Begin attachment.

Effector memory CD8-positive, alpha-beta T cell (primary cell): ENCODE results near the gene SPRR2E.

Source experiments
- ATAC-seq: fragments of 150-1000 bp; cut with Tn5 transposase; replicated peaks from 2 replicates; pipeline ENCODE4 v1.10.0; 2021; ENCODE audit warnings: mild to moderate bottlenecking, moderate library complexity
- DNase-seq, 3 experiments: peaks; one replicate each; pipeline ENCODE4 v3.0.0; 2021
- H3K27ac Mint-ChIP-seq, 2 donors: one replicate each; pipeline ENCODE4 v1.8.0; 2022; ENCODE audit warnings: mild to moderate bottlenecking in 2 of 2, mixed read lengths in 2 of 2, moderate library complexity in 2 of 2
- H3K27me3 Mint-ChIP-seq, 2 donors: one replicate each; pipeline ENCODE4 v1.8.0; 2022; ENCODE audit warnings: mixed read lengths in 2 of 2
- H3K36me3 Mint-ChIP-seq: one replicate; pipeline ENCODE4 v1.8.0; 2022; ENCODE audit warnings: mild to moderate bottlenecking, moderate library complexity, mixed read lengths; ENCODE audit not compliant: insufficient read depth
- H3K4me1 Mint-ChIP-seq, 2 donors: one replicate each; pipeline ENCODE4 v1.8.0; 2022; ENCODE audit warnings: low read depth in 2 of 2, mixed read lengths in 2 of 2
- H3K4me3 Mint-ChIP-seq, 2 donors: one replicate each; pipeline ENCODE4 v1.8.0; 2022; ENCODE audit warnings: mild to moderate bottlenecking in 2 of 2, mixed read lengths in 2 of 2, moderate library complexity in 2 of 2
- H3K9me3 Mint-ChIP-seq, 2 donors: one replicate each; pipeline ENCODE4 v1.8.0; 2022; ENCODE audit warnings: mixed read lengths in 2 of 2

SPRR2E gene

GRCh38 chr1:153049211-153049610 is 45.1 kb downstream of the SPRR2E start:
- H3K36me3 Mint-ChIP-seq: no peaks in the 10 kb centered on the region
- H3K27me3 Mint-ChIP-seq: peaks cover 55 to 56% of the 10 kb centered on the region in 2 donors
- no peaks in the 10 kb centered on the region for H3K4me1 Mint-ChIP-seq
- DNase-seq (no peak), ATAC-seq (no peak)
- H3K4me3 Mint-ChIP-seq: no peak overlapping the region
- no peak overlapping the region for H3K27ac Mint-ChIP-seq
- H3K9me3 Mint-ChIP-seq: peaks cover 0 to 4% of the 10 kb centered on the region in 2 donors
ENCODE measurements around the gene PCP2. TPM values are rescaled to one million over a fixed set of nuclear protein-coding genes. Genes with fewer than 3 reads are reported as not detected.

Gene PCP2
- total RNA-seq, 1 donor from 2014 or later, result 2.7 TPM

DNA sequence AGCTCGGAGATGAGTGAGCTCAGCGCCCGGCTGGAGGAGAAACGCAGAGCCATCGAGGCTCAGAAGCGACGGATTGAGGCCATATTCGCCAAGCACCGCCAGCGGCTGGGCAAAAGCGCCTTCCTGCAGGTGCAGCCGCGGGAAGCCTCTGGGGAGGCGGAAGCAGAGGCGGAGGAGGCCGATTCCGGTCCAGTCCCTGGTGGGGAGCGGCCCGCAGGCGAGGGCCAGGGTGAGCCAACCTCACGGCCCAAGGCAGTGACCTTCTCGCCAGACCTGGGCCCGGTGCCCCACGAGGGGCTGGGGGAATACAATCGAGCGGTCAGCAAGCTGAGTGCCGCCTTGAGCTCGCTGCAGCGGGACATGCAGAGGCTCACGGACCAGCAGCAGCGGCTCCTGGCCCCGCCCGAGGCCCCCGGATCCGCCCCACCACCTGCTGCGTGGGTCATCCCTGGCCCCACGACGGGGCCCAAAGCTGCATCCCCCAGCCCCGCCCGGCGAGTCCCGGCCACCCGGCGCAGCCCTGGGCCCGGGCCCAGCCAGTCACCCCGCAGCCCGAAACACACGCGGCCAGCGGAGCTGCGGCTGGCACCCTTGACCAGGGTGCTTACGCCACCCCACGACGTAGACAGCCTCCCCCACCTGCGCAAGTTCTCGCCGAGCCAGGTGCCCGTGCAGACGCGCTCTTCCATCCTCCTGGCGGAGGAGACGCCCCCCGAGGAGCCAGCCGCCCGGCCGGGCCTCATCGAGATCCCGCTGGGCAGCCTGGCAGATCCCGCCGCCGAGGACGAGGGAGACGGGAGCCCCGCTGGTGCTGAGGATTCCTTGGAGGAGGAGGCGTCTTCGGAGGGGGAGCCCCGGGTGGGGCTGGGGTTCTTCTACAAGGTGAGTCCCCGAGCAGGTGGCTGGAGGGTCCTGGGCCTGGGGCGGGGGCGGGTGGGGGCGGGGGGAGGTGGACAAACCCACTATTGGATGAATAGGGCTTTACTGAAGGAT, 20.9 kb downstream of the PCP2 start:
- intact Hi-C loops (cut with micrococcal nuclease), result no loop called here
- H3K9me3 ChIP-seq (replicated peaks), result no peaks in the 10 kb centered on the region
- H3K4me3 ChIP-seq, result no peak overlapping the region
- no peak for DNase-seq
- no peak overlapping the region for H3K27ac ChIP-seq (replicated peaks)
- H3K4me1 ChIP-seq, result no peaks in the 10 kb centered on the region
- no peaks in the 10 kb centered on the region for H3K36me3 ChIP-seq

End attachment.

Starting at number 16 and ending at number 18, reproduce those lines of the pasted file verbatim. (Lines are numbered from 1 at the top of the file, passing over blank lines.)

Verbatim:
- DNase-seq (no peak), ATAC-seq (no peak)
- H3K4me3 Mint-ChIP-seq: no peak overlapping the region
- no peak overlapping the region for H3K27ac Mint-ChIP-seq